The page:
The Matrix Calculus You Need For Deep Learning - Sec 4.2 and 4.4

I started reading the paper that Jeremy and Terence wrote on Matrix Calculus for DL last night but am having a problem understanding the following:

  1. In section 4.2 where it covers derivatives of scalar-vector products there’s a line that says:

"We know that element-wise operations imply that f_t is purely a function of w_i and g_i is purely a function of x_i." I am very confused about this claim. It might be explained in the text already but I don’t think I understand why that has to be true? Since, f is function of multiple parameters (that we all group into the w vector) why can we not have f_1 = w_1 * w_2?

  1. In section 4.4 it talks about summing over the vector of functions i.e. sum(f(x)) but then later on it says “Let’s look at the gradient of the simple y = sum(x). The function inside the summation is just f_i(x) = x_i” and also “f_i(zx) = zx_i.”

I don’t quite understand why is f_i again only dependent on one of the components of x?

Thank you.

I think you are thinking about a general multi-parameters function but in this case, we are considering only the element-wise operation.

Hey, thanks for the reply. Could you elaborate a little bit on how that implies what the paper is saying? Like can you expand on why “we are considering only the element-wise operation.” leads to "f_i(x) = x_i” and also “f_i(zx) = zx_i.”

I think the general vector sum reduction is as below:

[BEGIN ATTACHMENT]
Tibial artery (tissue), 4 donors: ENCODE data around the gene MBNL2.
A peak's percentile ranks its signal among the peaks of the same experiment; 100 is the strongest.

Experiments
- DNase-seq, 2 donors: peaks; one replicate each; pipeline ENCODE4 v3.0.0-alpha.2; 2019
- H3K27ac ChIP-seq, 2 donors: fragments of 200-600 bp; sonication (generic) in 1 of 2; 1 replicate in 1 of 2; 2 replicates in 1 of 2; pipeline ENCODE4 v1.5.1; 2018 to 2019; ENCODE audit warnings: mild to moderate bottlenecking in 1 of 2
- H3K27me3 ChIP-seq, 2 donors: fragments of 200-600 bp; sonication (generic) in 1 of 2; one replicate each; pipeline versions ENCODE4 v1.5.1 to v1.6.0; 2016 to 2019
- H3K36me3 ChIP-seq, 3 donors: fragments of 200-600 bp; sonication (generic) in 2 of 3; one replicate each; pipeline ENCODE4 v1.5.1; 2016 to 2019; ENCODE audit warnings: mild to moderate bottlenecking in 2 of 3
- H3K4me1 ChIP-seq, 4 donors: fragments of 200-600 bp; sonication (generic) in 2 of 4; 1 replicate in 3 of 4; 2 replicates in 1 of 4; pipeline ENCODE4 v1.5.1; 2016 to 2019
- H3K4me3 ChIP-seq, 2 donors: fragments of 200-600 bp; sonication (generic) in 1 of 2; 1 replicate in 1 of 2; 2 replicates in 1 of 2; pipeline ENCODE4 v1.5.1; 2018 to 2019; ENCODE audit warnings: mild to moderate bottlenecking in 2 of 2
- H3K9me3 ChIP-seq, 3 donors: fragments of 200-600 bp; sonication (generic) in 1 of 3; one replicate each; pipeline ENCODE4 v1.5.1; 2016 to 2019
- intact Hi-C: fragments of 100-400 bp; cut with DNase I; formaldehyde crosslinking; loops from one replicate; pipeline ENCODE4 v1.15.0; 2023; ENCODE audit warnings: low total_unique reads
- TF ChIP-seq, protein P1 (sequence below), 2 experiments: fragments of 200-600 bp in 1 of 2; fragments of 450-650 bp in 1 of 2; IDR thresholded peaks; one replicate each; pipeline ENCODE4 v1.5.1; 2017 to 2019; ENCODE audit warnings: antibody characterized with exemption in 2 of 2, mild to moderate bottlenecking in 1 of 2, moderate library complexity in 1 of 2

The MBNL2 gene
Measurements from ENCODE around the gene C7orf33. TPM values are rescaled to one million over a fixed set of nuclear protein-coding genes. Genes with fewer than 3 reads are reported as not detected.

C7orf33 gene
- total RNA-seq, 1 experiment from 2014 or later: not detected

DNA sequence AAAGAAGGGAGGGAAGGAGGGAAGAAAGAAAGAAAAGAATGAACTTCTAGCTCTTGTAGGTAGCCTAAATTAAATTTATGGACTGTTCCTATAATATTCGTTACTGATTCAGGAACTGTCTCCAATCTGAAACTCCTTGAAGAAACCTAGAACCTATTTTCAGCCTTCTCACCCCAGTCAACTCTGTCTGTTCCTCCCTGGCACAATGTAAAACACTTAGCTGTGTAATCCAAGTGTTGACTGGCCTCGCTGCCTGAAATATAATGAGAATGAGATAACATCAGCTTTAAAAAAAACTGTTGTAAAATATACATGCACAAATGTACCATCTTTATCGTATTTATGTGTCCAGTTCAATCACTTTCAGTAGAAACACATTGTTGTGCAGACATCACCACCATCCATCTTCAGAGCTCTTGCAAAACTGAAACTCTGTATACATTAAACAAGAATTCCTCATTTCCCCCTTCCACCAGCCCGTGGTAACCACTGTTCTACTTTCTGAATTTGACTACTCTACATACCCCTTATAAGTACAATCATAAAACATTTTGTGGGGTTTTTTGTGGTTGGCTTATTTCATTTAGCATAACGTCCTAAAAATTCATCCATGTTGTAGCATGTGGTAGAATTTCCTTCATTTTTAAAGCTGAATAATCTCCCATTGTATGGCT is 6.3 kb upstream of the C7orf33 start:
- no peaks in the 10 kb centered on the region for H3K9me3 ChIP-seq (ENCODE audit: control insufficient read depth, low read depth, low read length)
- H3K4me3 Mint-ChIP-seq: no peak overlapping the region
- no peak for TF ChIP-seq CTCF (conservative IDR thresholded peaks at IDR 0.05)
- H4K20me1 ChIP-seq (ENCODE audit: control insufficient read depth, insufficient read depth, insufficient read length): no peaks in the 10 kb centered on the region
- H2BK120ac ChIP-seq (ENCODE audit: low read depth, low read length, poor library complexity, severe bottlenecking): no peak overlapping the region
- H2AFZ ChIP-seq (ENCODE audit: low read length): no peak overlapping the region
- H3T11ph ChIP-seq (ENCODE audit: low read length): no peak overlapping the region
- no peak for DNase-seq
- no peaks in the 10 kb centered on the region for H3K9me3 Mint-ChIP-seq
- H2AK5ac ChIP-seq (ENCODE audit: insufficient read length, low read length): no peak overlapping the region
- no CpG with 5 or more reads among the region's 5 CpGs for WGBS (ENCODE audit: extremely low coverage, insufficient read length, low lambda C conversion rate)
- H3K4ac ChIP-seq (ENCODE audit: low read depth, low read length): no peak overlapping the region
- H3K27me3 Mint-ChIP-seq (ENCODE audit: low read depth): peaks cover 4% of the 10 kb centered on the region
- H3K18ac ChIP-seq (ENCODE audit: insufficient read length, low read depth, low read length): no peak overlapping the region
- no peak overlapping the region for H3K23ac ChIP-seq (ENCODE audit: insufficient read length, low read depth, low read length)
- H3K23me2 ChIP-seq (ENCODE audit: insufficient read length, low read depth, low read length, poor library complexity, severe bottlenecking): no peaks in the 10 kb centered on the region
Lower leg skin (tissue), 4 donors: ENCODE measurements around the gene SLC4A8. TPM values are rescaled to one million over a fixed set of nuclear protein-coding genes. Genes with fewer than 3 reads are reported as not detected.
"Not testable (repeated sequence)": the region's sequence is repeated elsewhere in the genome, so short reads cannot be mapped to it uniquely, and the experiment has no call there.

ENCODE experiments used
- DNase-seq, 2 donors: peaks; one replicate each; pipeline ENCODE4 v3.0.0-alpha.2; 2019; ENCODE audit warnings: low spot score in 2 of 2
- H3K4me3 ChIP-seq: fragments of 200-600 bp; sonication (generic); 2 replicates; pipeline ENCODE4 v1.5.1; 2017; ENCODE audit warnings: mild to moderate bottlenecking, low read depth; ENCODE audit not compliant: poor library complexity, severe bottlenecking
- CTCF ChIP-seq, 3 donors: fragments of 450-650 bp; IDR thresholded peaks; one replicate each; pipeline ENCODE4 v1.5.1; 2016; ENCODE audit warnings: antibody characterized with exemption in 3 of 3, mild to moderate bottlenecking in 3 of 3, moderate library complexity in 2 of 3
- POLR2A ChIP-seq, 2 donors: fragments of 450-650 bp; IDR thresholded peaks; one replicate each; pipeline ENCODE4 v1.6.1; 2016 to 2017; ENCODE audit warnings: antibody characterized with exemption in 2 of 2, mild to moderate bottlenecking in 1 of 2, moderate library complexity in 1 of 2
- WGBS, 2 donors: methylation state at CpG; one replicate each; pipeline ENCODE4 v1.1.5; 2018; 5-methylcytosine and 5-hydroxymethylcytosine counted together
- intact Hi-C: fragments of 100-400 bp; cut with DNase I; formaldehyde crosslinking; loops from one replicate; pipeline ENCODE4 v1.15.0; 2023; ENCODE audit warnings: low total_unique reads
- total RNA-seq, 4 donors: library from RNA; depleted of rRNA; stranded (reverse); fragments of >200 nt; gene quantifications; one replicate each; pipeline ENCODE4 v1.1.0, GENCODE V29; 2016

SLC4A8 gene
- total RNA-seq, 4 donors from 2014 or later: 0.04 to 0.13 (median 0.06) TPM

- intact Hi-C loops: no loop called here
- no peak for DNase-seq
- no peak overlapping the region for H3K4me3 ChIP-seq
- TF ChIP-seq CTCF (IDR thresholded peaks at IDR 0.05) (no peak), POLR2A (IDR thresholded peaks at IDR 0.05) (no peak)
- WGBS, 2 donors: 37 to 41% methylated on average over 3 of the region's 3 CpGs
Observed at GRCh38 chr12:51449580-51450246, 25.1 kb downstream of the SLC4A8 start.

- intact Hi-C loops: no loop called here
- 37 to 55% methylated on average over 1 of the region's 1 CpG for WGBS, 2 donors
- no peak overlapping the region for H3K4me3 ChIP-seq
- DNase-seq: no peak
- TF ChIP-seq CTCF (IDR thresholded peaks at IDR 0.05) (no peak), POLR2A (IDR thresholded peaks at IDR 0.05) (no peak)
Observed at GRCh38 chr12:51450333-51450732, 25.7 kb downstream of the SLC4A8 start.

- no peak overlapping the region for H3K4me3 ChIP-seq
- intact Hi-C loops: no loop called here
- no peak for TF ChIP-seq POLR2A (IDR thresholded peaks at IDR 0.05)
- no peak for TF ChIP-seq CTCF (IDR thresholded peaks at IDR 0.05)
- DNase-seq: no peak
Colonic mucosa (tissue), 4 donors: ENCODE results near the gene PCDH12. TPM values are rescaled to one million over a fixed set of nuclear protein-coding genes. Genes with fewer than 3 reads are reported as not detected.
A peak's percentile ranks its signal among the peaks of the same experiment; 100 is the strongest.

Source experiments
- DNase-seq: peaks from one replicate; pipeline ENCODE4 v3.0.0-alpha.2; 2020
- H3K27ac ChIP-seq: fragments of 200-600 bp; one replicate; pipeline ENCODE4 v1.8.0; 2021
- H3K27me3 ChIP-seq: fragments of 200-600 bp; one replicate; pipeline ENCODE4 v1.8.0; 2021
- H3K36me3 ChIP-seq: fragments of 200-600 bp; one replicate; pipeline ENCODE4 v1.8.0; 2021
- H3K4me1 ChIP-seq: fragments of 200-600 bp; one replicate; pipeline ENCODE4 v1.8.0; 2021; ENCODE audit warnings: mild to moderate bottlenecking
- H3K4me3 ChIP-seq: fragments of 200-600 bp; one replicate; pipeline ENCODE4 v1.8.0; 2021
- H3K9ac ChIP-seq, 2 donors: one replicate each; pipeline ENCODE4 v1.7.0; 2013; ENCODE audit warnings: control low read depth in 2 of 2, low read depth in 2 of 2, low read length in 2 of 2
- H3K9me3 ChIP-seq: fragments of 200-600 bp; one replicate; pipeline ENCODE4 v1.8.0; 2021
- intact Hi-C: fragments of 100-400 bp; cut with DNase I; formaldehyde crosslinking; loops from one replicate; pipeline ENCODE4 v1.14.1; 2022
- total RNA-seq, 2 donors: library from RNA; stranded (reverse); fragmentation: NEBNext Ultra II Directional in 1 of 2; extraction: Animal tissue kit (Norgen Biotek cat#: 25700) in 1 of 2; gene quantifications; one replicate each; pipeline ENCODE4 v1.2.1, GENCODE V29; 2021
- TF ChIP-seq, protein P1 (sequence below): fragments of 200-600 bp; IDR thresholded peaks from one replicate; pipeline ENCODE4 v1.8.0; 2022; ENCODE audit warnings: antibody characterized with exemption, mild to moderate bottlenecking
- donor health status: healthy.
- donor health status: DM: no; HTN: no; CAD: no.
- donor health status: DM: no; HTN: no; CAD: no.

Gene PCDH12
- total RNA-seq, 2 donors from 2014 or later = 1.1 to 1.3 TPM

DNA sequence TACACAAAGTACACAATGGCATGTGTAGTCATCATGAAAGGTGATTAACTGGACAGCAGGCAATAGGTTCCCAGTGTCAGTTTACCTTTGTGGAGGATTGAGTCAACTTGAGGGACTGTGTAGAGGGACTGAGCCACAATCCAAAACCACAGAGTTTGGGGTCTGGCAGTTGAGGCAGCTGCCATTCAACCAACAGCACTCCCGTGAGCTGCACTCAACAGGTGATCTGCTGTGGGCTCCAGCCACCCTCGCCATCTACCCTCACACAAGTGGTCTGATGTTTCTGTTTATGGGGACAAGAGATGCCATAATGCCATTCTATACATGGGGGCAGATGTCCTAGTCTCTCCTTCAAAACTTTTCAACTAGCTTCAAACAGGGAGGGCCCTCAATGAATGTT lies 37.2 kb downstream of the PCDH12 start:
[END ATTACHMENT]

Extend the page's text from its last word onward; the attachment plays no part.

But we expand only for the case of y = sum(x) ( Let's look at the gradient of the simple y = sum(x) )

So: y = x1 + x2 + x3 + … + xi + …

As you can see f_i(x) is only x_i

So the gradient of y is:


In which part of these expressions you’re still not clear? Hope it helps

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Ah! I see okay that’s what they are doing. Okay I get it now. Thanks a lot

Do you by any chance know anything about the first question

This is the definition of element-wise operation :). the i_th output depends only on the i_th inputs

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Not related to your questions, but a useful tip for writing out math equations so they’re easier to read: if you surround your equations with a single $ symbol, the equation will be rendered to look proper.

For example, $y = mx + c$ will be rendered as y = mx + c.

  • $f_{1} = w_{1} \cdot w_{2}$f_{1} = w_{1} \cdot w_{2}
  • $f_{1} = w_{1} \times w_{2}$f_{1} = w_{1} \times w_{2}
  • $y = \text{sum}(x)$y = \text{sum}(x)

Here’s a cheat sheet for how to write most LaTeX symbols: LaTeX Math Symbols Cheat Sheet - Kapeli

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I didn’t know this supported LaTeX thanks :slight_smile:

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